Following three rounds of public consultation that began in 2017, the NTA finalised and published the new Dublin area bus network in September 2020. The overall objective of the new network is to provide a network that better meets the needs of the overall region, taking into account the growing population and changing travel patterns.

Key characteristics of the proposals include a simpler network centred on eight main spines labelled A to H, more frequent services, particularly off-peak and at weekends, plus better coverage of the city including more orbital connections.

This new bus network plan took into account feedback provided by over 72,000 submissions at various stages of public consultation.

Key performance indicators (KPIs) are being used to measure the progress and realisation of network redesign and the broader BusConnects Dublin Programme benefits as the project rolls out. These KPIs include passenger boardings, punctuality, regularity, reliability, and access to opportunities, with improvements reported across the board as the phases are rolled out.

The increased coverage and frequency of services associated with the Network Redesign Phases introduced to date have resulted in a large increase in the number of people in Dublin who have access to frequent public transport services to avail of employment, retail and social opportunities.

The new network is being implemented over 11 phases. Five of those are already complete, with two more to be delivered by the end of 2024.

The response by the travelling public has been very positive, with passenger growth in areas where the new network is in place substantially outperforming the growth on the rest of the network.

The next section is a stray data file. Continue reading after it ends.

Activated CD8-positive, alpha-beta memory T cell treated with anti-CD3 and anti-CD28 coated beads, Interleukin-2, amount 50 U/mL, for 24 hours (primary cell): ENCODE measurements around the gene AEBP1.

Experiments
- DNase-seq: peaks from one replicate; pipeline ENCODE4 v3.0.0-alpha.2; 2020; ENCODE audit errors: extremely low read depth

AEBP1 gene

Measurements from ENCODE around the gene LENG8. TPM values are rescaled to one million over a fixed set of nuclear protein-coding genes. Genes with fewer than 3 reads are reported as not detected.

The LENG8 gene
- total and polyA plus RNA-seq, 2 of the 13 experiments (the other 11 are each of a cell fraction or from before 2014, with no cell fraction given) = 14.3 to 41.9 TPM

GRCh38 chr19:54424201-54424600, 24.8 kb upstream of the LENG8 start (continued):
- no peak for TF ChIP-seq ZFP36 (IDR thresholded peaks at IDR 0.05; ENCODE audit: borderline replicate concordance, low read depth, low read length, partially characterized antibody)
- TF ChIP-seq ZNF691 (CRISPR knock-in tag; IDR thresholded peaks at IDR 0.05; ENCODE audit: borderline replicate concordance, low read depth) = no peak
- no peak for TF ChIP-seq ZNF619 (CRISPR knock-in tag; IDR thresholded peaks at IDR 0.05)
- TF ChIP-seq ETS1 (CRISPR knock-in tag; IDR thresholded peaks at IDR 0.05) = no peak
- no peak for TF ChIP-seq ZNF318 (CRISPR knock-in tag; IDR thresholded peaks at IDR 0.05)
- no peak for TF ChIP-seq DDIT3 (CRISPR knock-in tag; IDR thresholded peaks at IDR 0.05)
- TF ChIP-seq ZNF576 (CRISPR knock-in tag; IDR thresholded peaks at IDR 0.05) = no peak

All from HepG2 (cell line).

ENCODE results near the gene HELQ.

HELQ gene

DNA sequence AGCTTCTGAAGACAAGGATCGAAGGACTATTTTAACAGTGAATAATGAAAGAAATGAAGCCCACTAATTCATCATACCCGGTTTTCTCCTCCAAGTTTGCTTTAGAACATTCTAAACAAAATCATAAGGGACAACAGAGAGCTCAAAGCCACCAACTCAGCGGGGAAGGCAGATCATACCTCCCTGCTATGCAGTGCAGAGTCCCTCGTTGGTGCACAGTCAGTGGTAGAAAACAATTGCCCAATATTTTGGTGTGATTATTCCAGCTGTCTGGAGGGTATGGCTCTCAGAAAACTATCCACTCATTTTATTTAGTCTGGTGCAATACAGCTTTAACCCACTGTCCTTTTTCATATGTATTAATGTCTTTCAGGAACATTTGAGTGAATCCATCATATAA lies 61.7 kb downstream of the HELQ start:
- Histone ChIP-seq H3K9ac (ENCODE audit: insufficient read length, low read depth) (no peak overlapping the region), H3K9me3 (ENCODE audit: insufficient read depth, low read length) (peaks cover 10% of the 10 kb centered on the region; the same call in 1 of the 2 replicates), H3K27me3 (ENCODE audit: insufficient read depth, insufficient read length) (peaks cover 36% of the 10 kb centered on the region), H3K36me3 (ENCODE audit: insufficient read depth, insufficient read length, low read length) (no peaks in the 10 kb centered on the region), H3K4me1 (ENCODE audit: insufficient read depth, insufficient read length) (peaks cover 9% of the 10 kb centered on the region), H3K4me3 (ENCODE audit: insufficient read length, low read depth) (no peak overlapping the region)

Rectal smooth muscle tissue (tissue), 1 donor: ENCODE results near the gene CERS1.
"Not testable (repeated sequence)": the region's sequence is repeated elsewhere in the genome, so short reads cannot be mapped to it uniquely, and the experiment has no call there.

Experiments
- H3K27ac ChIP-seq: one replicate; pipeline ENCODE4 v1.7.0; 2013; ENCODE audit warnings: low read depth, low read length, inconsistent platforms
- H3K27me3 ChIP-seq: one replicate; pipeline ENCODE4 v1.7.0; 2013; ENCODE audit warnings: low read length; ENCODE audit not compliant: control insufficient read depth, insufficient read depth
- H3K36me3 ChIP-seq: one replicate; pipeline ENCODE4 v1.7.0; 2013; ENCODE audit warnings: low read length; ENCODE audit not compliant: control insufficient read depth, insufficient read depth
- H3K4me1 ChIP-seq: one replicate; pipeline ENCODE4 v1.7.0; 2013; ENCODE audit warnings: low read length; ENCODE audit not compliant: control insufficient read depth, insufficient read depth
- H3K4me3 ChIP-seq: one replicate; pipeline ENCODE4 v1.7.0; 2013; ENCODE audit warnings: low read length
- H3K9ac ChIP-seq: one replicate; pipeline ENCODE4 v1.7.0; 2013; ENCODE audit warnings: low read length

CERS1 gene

We hope to provide similar improvements to networks in our regional cities.

After two rounds of public consultation in Cork city, we are planning to increase overall services by over 50 per cent starting in 2025. This will include two 24-hour bus services, seven all-day high-frequency bus routes, and brand new routes to previously unserved areas such as Upper Glanmire, Waterfall, and Kerry Pike.

The new network for Limerick city is scheduled to be introduced in 2025. Under this plan, service levels are to increase by 70 per cent, thanks to the extension of bus services to new areas, more routes with frequent services, and an enhanced Sunday timetable. We also want to introduce a new 24-hour bus service operating between University Hospital Limerick, the city centre and the University of Limerick.

For Galway city, the new bus network will enable more people to avail of public transport resulting in increased access to a greater number of schools and workplaces across Galway city, Bearna, and Oranmore. Under the new plan, 67 per cent of residents will live within 400 metres of a high-frequency bus route.

Meanwhile, public consultation for a new network in Waterford city is getting underway in July 2024.